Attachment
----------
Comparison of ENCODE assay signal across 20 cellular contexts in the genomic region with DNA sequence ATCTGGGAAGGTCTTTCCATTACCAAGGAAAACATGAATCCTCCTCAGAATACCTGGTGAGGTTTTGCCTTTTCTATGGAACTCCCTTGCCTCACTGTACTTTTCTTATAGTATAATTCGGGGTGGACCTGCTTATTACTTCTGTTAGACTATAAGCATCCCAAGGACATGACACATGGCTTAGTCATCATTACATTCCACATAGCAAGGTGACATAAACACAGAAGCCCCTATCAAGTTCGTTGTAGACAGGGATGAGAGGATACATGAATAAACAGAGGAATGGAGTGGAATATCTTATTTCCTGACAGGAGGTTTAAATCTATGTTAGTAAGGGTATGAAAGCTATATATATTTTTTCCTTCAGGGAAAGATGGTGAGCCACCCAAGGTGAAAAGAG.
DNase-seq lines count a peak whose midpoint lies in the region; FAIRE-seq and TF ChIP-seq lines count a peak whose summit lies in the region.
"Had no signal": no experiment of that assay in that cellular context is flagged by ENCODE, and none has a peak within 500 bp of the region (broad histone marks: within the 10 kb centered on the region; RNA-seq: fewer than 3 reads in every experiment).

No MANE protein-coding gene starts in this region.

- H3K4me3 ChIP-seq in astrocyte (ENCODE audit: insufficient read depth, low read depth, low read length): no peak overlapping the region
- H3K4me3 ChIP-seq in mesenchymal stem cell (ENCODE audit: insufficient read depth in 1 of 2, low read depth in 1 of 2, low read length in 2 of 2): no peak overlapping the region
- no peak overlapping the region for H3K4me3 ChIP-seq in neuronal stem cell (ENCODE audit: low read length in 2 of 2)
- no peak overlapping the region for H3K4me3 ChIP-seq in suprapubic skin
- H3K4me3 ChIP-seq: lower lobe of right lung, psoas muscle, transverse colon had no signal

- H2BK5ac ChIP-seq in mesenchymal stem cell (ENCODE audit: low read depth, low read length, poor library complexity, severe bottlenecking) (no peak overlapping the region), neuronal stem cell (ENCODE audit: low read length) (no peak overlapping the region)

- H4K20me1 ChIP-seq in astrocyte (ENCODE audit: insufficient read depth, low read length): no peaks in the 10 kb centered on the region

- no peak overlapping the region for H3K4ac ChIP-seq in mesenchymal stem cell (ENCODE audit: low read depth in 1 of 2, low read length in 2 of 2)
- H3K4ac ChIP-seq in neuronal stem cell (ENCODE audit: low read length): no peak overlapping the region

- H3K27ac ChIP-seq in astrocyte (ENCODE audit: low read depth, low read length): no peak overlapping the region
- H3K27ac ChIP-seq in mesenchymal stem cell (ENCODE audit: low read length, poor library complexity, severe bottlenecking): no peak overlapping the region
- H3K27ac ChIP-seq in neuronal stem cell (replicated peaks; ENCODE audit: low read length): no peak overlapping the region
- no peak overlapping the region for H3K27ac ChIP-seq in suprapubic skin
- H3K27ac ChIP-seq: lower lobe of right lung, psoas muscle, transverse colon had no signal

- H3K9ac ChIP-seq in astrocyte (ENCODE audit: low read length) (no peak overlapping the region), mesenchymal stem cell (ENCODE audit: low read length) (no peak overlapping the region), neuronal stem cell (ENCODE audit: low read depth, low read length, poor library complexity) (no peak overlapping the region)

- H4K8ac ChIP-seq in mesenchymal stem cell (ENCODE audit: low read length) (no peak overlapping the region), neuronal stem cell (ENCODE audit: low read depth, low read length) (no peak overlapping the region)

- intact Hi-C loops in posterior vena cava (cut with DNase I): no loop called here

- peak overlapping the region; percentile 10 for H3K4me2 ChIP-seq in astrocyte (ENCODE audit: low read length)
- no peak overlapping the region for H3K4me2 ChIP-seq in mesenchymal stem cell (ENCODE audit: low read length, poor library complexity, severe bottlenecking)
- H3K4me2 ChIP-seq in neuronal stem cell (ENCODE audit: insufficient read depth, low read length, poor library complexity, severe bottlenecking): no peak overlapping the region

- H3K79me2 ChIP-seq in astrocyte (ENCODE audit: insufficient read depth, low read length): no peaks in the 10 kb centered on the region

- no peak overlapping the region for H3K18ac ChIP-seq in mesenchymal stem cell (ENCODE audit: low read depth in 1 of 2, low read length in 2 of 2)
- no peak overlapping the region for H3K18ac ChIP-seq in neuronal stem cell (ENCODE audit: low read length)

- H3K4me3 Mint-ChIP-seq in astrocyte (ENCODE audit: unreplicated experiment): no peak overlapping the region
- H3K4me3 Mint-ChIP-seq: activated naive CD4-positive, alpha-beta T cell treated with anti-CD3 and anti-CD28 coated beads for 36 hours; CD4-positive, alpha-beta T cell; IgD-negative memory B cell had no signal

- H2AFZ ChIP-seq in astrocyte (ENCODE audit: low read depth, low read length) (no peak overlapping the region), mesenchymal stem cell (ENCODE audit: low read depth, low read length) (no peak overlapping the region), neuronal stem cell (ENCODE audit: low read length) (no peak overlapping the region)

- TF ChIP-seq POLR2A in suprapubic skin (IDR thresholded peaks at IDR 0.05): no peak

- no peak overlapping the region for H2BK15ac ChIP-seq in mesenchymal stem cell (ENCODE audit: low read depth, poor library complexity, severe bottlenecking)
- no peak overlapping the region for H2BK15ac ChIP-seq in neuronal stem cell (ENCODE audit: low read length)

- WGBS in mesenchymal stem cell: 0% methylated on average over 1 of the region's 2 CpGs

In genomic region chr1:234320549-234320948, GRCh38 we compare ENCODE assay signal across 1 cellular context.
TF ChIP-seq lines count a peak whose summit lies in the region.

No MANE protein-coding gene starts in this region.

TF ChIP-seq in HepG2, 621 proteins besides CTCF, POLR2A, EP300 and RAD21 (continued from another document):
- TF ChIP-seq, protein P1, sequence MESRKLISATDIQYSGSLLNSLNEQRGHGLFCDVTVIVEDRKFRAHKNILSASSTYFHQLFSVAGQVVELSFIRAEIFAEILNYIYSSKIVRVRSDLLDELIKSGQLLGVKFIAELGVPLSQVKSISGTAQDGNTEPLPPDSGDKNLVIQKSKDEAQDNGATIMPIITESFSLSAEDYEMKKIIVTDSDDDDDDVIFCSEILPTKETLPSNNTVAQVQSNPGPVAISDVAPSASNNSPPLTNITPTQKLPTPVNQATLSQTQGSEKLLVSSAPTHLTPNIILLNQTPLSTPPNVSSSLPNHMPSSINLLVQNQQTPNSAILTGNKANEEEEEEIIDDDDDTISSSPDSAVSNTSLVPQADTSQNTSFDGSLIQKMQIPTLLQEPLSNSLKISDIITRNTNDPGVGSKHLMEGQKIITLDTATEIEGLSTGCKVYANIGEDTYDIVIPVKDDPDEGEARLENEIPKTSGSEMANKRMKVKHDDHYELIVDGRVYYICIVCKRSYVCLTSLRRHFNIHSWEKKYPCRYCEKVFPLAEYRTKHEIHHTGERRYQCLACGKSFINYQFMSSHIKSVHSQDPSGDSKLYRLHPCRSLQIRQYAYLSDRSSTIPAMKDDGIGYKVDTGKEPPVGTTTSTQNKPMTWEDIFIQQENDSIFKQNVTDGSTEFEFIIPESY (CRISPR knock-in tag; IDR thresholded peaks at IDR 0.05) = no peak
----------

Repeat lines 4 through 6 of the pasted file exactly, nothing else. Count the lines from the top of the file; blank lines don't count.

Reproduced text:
No MANE protein-coding gene starts in this region.

- H3K4me3 ChIP-seq in astrocyte (ENCODE audit: insufficient read depth, low read depth, low read length): no peak overlapping the region
- H3K4me3 ChIP-seq in mesenchymal stem cell (ENCODE audit: insufficient read depth in 1 of 2, low read depth in 1 of 2, low read length in 2 of 2): no peak overlapping the region